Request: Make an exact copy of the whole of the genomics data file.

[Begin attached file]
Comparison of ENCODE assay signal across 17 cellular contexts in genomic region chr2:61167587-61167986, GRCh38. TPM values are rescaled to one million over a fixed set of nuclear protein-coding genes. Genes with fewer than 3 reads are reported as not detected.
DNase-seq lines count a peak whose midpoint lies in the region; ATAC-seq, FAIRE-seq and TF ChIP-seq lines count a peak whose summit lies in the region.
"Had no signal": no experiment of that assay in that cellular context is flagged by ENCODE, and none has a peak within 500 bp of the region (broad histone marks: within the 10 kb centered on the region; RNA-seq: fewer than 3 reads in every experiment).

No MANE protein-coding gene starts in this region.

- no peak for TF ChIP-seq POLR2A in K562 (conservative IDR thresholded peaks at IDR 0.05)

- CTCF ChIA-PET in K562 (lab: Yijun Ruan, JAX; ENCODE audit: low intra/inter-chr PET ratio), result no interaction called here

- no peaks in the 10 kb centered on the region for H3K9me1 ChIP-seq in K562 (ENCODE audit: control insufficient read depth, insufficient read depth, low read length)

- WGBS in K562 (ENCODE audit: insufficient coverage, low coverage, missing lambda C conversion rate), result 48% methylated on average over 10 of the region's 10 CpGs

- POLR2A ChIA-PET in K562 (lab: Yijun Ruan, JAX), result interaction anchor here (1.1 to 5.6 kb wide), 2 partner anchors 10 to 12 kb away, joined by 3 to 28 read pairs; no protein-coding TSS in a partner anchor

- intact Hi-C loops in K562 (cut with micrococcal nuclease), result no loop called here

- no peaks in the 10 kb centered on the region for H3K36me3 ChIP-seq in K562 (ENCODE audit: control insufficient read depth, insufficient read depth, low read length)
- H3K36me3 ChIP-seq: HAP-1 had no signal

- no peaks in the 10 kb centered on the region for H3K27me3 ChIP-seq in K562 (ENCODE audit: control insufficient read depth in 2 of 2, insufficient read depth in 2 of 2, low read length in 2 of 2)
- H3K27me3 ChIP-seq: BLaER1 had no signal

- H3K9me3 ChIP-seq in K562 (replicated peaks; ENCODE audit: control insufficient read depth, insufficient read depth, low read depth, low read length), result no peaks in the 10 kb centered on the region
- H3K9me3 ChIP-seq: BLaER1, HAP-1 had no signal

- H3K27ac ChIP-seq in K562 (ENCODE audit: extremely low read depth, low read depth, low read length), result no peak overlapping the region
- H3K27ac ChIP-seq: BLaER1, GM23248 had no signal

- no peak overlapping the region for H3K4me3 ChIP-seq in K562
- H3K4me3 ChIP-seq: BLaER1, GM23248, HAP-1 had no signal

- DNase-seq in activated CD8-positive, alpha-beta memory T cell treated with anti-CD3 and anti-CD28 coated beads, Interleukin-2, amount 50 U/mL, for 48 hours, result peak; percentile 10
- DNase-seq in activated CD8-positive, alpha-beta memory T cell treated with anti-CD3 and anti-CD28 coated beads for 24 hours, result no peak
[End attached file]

Comparison of ENCODE assay signal across 17 cellular contexts in genomic region chr2:61167587-61167986, GRCh38. TPM values are rescaled to one million over a fixed set of nuclear protein-coding genes. Genes with fewer than 3 reads are reported as not detected.
DNase-seq lines count a peak whose midpoint lies in the region; ATAC-seq, FAIRE-seq and TF ChIP-seq lines count a peak whose summit lies in the region.
"Had no signal": no experiment of that assay in that cellular context is flagged by ENCODE, and none has a peak within 500 bp of the region (broad histone marks: within the 10 kb centered on the region; RNA-seq: fewer than 3 reads in every experiment).

No MANE protein-coding gene starts in this region.

- no peak for TF ChIP-seq POLR2A in K562 (conservative IDR thresholded peaks at IDR 0.05)

- CTCF ChIA-PET in K562 (lab: Yijun Ruan, JAX; ENCODE audit: low intra/inter-chr PET ratio), result no interaction called here

- no peaks in the 10 kb centered on the region for H3K9me1 ChIP-seq in K562 (ENCODE audit: control insufficient read depth, insufficient read depth, low read length)

- WGBS in K562 (ENCODE audit: insufficient coverage, low coverage, missing lambda C conversion rate), result 48% methylated on average over 10 of the region's 10 CpGs

- POLR2A ChIA-PET in K562 (lab: Yijun Ruan, JAX), result interaction anchor here (1.1 to 5.6 kb wide), 2 partner anchors 10 to 12 kb away, joined by 3 to 28 read pairs; no protein-coding TSS in a partner anchor

- intact Hi-C loops in K562 (cut with micrococcal nuclease), result no loop called here

- no peaks in the 10 kb centered on the region for H3K36me3 ChIP-seq in K562 (ENCODE audit: control insufficient read depth, insufficient read depth, low read length)
- H3K36me3 ChIP-seq: HAP-1 had no signal

- no peaks in the 10 kb centered on the region for H3K27me3 ChIP-seq in K562 (ENCODE audit: control insufficient read depth in 2 of 2, insufficient read depth in 2 of 2, low read length in 2 of 2)
- H3K27me3 ChIP-seq: BLaER1 had no signal

- H3K9me3 ChIP-seq in K562 (replicated peaks; ENCODE audit: control insufficient read depth, insufficient read depth, low read depth, low read length), result no peaks in the 10 kb centered on the region
- H3K9me3 ChIP-seq: BLaER1, HAP-1 had no signal

- H3K27ac ChIP-seq in K562 (ENCODE audit: extremely low read depth, low read depth, low read length), result no peak overlapping the region
- H3K27ac ChIP-seq: BLaER1, GM23248 had no signal

- no peak overlapping the region for H3K4me3 ChIP-seq in K562
- H3K4me3 ChIP-seq: BLaER1, GM23248, HAP-1 had no signal

- DNase-seq in activated CD8-positive, alpha-beta memory T cell treated with anti-CD3 and anti-CD28 coated beads, Interleukin-2, amount 50 U/mL, for 48 hours, result peak; percentile 10
- DNase-seq in activated CD8-positive, alpha-beta memory T cell treated with anti-CD3 and anti-CD28 coated beads for 24 hours, result no peak